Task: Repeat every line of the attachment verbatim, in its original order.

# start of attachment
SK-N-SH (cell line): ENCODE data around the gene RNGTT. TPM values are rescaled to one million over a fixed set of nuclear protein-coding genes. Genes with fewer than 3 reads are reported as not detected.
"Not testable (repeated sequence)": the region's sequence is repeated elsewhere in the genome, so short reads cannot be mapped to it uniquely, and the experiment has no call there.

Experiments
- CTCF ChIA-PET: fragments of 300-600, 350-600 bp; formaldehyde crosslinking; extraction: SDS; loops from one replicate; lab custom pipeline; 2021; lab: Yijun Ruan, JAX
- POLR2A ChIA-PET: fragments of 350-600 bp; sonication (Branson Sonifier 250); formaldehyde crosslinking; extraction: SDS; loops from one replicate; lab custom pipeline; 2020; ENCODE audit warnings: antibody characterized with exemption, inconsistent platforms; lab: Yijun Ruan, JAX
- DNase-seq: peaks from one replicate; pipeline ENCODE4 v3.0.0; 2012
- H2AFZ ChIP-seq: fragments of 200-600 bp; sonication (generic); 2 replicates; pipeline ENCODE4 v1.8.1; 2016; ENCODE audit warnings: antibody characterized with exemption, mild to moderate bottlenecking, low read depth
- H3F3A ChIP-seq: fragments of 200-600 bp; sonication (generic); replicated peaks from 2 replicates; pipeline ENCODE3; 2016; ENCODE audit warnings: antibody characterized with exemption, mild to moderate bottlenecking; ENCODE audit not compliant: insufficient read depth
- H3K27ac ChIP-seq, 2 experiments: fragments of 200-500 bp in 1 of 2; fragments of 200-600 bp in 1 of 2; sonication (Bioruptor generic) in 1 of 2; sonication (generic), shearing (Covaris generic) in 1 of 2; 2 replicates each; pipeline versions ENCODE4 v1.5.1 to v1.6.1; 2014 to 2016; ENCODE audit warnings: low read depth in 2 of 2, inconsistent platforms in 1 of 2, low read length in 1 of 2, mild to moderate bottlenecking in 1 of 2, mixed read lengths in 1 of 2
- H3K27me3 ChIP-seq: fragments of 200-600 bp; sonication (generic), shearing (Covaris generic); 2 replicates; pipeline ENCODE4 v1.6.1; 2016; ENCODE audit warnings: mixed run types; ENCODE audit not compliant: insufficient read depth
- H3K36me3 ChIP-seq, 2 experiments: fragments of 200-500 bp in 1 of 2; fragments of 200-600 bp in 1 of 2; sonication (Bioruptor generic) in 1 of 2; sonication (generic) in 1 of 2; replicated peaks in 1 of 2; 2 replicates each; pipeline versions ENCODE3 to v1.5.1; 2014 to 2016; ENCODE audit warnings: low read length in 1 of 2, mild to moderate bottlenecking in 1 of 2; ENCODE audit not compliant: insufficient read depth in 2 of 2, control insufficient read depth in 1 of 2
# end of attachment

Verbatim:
SK-N-SH (cell line): ENCODE data around the gene RNGTT. TPM values are rescaled to one million over a fixed set of nuclear protein-coding genes. Genes with fewer than 3 reads are reported as not detected.
"Not testable (repeated sequence)": the region's sequence is repeated elsewhere in the genome, so short reads cannot be mapped to it uniquely, and the experiment has no call there.

Experiments
- CTCF ChIA-PET: fragments of 300-600, 350-600 bp; formaldehyde crosslinking; extraction: SDS; loops from one replicate; lab custom pipeline; 2021; lab: Yijun Ruan, JAX
- POLR2A ChIA-PET: fragments of 350-600 bp; sonication (Branson Sonifier 250); formaldehyde crosslinking; extraction: SDS; loops from one replicate; lab custom pipeline; 2020; ENCODE audit warnings: antibody characterized with exemption, inconsistent platforms; lab: Yijun Ruan, JAX
- DNase-seq: peaks from one replicate; pipeline ENCODE4 v3.0.0; 2012
- H2AFZ ChIP-seq: fragments of 200-600 bp; sonication (generic); 2 replicates; pipeline ENCODE4 v1.8.1; 2016; ENCODE audit warnings: antibody characterized with exemption, mild to moderate bottlenecking, low read depth
- H3F3A ChIP-seq: fragments of 200-600 bp; sonication (generic); replicated peaks from 2 replicates; pipeline ENCODE3; 2016; ENCODE audit warnings: antibody characterized with exemption, mild to moderate bottlenecking; ENCODE audit not compliant: insufficient read depth
- H3K27ac ChIP-seq, 2 experiments: fragments of 200-500 bp in 1 of 2; fragments of 200-600 bp in 1 of 2; sonication (Bioruptor generic) in 1 of 2; sonication (generic), shearing (Covaris generic) in 1 of 2; 2 replicates each; pipeline versions ENCODE4 v1.5.1 to v1.6.1; 2014 to 2016; ENCODE audit warnings: low read depth in 2 of 2, inconsistent platforms in 1 of 2, low read length in 1 of 2, mild to moderate bottlenecking in 1 of 2, mixed read lengths in 1 of 2
- H3K27me3 ChIP-seq: fragments of 200-600 bp; sonication (generic), shearing (Covaris generic); 2 replicates; pipeline ENCODE4 v1.6.1; 2016; ENCODE audit warnings: mixed run types; ENCODE audit not compliant: insufficient read depth
- H3K36me3 ChIP-seq, 2 experiments: fragments of 200-500 bp in 1 of 2; fragments of 200-600 bp in 1 of 2; sonication (Bioruptor generic) in 1 of 2; sonication (generic) in 1 of 2; replicated peaks in 1 of 2; 2 replicates each; pipeline versions ENCODE3 to v1.5.1; 2014 to 2016; ENCODE audit warnings: low read length in 1 of 2, mild to moderate bottlenecking in 1 of 2; ENCODE audit not compliant: insufficient read depth in 2 of 2, control insufficient read depth in 1 of 2